Fact: Most People Have Never Heard of Location-Based Apps

Amid all the attention that location-based services have been getting — particularly Foursquare, which recently crossed 2 million users and landed a substantial round of venture capital financing — it’s easy to lose sight of the fact that most people have never used them, and in many cases may not even realize that they exist. That’s the main takeaway from a Forrester Research report on the sector, which found that less than 5 percent of U.S. online users have ever used a location-based application on a mobile device. And not only were most respondents not using such services, but almost 85 percent said that they were not familiar with location-based apps at all.

The Forrester report also found that those who use apps such as Foursquare, Gowalla and Loopt are almost overwhelmingly young men: close to 80 percent of those who use such apps are male, and almost 70 percent are between the ages of 19 and 35. Only 5 percent of those over the age of 55 said they had ever used a location-based service, and zero percent over the age of 65. The average user of such an app was substantially younger than the U.S. average, with a higher income and more likely to be college educated.

The point for marketers, Forrester analyst Melissa Parrish said, is that location-based services are still highly niche applications, and they target a group that is overwhelmingly young and male – although the analyst also noted that this group tends to also be made up of “influencers,” or those whom others look to for recommendations on products and services. And Forrester said that the market for location is still fragmented into multiple segments, making it even less attractive as a marketing platform.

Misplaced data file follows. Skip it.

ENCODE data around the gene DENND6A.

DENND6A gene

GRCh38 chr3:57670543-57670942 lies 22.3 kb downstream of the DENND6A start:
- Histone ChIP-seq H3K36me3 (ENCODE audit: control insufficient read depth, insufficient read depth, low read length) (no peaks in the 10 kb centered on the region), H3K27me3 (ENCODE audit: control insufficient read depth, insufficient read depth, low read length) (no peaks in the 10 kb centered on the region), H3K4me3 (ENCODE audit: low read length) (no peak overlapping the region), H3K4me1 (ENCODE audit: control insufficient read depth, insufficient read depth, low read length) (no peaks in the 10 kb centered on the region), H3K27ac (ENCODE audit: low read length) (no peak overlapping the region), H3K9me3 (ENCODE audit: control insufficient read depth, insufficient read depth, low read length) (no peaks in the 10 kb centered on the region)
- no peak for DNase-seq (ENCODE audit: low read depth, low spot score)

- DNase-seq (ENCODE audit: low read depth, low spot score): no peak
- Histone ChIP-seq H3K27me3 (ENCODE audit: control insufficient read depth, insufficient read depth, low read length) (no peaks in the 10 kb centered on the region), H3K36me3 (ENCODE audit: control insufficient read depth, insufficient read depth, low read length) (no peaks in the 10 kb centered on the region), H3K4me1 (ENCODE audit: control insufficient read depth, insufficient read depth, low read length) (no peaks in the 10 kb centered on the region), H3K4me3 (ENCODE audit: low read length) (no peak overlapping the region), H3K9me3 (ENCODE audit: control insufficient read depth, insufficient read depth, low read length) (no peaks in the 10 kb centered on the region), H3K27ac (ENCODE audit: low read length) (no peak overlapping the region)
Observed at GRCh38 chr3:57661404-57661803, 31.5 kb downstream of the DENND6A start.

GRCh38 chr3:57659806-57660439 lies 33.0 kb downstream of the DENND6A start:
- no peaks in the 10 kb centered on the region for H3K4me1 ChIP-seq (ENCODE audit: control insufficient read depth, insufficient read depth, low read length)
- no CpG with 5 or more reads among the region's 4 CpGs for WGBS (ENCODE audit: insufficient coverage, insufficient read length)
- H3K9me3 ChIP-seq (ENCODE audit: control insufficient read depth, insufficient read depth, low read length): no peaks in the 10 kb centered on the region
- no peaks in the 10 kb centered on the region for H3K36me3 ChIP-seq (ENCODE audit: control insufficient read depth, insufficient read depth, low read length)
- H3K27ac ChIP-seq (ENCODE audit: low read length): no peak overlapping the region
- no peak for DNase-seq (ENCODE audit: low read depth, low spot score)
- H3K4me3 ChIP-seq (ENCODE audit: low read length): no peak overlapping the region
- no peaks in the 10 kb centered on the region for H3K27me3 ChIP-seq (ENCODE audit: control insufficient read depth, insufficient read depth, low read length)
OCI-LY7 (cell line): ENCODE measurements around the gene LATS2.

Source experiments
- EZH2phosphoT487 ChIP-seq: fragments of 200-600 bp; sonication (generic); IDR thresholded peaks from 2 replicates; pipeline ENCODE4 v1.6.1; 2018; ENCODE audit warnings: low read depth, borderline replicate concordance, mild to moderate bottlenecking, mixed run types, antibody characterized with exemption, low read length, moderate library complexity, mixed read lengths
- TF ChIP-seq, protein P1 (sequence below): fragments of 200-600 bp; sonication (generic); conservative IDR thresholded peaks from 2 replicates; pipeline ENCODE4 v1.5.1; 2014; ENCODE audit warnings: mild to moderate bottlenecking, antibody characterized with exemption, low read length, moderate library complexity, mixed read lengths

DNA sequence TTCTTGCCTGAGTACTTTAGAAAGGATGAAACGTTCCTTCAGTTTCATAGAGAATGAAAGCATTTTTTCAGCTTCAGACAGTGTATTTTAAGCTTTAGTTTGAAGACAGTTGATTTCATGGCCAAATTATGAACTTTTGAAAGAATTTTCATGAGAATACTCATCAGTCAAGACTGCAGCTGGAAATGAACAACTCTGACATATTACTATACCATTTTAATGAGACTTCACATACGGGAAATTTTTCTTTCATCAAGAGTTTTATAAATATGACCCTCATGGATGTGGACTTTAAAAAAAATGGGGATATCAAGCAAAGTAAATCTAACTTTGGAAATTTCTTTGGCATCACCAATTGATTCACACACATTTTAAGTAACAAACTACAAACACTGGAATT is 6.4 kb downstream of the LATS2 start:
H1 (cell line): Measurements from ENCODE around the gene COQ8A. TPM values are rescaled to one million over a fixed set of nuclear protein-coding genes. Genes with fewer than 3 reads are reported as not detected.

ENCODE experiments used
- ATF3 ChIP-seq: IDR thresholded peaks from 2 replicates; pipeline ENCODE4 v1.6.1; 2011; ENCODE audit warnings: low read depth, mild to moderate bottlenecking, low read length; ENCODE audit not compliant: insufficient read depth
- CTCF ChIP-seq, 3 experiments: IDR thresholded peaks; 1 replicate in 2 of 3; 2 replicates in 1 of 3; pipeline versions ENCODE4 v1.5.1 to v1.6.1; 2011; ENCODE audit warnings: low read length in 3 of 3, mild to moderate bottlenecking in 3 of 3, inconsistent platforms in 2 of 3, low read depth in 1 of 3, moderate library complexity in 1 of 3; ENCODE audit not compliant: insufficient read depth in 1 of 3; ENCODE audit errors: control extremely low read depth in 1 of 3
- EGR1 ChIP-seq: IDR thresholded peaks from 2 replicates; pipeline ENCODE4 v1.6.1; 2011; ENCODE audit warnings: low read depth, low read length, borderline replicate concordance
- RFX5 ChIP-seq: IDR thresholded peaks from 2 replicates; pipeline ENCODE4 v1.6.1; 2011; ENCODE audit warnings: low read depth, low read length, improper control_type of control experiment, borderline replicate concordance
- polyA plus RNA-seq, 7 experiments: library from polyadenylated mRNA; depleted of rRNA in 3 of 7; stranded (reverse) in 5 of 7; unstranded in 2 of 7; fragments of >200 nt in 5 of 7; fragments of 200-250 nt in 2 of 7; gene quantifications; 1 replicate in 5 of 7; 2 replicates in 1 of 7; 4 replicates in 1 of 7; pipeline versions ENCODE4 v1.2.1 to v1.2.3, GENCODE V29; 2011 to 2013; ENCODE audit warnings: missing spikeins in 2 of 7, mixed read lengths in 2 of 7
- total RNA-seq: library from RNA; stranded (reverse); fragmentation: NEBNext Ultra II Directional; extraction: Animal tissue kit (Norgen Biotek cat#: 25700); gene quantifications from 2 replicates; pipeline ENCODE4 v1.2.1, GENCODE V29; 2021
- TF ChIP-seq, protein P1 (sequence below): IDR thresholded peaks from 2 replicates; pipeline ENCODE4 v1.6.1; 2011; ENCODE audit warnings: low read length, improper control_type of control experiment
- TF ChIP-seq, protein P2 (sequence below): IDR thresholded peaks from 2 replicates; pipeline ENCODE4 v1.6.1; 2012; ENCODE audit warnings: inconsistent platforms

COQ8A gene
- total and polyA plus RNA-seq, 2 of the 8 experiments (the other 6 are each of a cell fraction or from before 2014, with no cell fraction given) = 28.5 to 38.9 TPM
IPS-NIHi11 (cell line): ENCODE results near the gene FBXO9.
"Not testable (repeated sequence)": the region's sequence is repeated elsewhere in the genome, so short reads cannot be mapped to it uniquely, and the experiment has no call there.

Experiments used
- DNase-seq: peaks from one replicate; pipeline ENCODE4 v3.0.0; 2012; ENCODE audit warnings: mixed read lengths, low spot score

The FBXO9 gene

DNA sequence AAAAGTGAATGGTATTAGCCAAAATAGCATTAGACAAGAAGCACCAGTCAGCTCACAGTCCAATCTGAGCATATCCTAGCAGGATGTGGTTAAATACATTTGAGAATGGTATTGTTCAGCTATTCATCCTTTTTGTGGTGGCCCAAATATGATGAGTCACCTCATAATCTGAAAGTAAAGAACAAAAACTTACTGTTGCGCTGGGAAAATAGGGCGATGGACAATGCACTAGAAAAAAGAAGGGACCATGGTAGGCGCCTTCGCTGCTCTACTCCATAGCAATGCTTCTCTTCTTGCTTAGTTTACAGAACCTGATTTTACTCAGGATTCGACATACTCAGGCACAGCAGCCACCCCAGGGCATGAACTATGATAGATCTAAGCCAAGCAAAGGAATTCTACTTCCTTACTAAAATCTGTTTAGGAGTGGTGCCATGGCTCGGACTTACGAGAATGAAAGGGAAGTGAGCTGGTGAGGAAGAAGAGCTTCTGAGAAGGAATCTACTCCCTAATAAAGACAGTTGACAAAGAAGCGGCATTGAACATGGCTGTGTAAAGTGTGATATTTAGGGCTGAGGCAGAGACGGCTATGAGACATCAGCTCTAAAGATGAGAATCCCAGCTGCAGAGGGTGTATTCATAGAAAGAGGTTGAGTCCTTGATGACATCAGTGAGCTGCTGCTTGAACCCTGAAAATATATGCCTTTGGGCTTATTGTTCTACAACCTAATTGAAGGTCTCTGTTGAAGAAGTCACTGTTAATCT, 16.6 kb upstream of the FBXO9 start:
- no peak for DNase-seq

Interactive marketers see the potential of a technology that connects people with places and points of sale, but they also see the reality of a fragmented technology (and thus consumer) landscape. The social location world is littered with dozens of apps that connect people and places in unique ways but also segment users into app silos.

In another interesting data point from the survey, Forrester’s research found that even those who said they use location-based services don’t do so on a very active basis — only one percent of users post an update more than once a week. That suggests market leader Foursquare needs to work on the way it creates incentives for users to check in with the service, something Om discussed with co-founder and CEO Dennis Crowley in a recent interview. Crowley said that the startup was working on new features that it hoped would increase its appeal. Meanwhile, Facebook is also working on location features, which may include a partnership with Foursquare and other services.

Related content from GigaOM Pro (sub req’d): Is Geolocation a Real Business or Just a Feature?

Post and thumbnail photos courtesy of Flickr user schatz